This is where structured data enter the picture. Structured data can be used to give more information about the elements on a website.
Structured data allow search engines to index web pages more quickly and accurately. (For more detailed information about how Google crawls, indexes and ranks web content, you can refer to my article on how Google’s search results work.)
In 2011, Google, Microsoft (Bing) and Yahoo! introduced their collaborative, universal structured data markup project, Schema.org, which both simplifies and standardizes the way structured data is implemented across the web.
Website publishers who choose to mark up the information on their pages using structured data can find useful examples on the Schema.org site.
It’s worthwhile to note that by implementing Schema, online business and site content listings may be given more “shelf space” in the search engine results pages (SERPs) with “rich snippet,” knowledge panel and answer box listings.
A little more than a year after introducing the Knowledge Graph, Google rolled out Hummingbird in 2013. Hummingbird arguably marks the true beginning of today’s “semantic search.”
Since the initial launch of Hummingbird, Google’s ability to understand linguistic nuances, user intent, contextual content and relational connections has continued to improve.
Some of what search engines try to do is:
More recently, in 2015, Google introduced RankBrain. Despite its name, RankBrain doesn’t determine Google search rankings. Rather, it serves as part of Google’s overall search algorithm to better understand a user’s search query so it can surface the most relevant results
One of the things that caused RankBrain to attract so much attention when it was announced is that it’s an algorithm that is machine learning-based.
As originally reported by Bloomberg, RankBrain allows Google to make an “educated guess” of what ambiguous words and phrases mean, making it more effective at handling queries it hasn’t encountered before.
Ultimately, the goal is for search engines to continually progress in their understanding of language, so they can better understand user intent and map the correct queries to that intent.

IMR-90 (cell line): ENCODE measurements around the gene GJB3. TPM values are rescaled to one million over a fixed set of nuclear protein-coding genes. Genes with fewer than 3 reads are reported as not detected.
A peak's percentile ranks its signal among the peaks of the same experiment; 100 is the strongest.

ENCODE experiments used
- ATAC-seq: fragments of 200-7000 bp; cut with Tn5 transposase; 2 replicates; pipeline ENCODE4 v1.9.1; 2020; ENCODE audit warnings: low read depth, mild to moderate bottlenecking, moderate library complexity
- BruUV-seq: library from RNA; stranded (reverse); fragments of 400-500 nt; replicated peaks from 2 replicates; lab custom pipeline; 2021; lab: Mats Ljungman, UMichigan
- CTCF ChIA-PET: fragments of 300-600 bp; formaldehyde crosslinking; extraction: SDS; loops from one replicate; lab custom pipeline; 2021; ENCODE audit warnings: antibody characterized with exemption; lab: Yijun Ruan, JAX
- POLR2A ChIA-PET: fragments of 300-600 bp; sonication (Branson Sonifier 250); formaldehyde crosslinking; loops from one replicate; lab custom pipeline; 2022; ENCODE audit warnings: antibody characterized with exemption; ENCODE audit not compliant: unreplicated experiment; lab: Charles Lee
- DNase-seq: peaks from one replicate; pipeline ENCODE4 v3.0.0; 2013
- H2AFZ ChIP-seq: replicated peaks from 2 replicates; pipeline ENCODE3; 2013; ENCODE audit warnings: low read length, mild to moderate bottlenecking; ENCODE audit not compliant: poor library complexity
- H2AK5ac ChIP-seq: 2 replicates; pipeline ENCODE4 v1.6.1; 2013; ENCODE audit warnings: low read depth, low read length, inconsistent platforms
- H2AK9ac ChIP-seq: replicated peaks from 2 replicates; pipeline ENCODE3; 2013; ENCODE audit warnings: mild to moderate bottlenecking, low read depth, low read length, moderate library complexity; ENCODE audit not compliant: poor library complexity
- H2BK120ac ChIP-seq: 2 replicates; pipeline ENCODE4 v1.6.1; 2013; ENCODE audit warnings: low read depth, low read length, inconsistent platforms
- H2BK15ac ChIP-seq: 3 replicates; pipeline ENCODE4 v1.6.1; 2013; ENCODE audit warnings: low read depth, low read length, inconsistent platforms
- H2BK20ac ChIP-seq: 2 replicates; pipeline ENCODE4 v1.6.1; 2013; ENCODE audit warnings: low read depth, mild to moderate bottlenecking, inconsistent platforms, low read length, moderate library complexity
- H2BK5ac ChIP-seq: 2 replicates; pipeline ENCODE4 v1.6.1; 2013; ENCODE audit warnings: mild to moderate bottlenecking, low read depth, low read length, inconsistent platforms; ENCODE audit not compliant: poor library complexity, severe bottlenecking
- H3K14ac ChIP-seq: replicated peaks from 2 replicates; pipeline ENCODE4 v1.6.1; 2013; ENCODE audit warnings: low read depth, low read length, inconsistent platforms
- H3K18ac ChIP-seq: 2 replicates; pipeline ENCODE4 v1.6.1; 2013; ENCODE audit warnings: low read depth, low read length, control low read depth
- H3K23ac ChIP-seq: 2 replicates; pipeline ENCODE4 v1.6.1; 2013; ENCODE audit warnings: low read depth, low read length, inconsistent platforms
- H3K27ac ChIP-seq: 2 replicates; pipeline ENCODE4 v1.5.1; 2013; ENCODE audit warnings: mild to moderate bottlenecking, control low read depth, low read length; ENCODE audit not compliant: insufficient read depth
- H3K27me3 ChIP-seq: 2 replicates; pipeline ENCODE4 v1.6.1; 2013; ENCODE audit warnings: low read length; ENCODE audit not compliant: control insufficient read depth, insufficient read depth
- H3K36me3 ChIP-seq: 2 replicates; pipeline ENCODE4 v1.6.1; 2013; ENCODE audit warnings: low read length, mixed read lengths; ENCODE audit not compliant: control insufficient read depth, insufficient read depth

Machine learning will play a major role in continuing improvements in semantic search.
So, what does this mean for SEO?
While basic SEO strategies are still important, such as keywords, substantive content, anchor text and backlinks, in the brave new world of semantic search and modern SEO, no single tactic can be pursued to the exclusion of everything else.
SEO can no longer be considered a bolt-on strategy, either. To be effective, it needs to be woven into a company’s digital marketing DNA, and pursued holistically.
Every activity that is part of optimizing a company’s online presence, from its website design to its social network, is crucial to the semantic mapping of its identity, as well as its reputation for credibility and quality content (or lack thereof).
In this sense, the line between SEO and marketing has become blurred.
Google’s mission is to deliver high-quality, high-confidence search results. It needs to “trust” that the website and content it shows the user is relevant and accurate.
So, today’s SEO is more appropriately understood in terms of the three pillars of SEO: authority, relevance and trust.
Backlinks from authoritative sources, author reputation, expert content, citations by influencers and respected individuals, social media status—this is a short list of all the things you should consider in formulating your SEO strategy for today’s digital marketing environment.
These factors don’t need to directly be used as SEO ranking factors for them to be important to your overall SEO strategy.
Google and Bing are going to continue to invest aggressively in increasing their understanding of natural language. The concept of semantic search has forever transformed SEO, creating a more transcendent search landscape where authority, relevance and trust signals reign supreme.
But SEO is not dead, by any means. In fact, this will help drive the maturation of SEO as a modern marketing discipline.
Traditional SEO strategies such as keyword research and link building are still sound in this new world of semantic search. However, the focus on producing great content and great user experiences are more important than ever.
In short, focusing on making your website as useful as it can be has become a major part of SEO, and that’s a very good thing.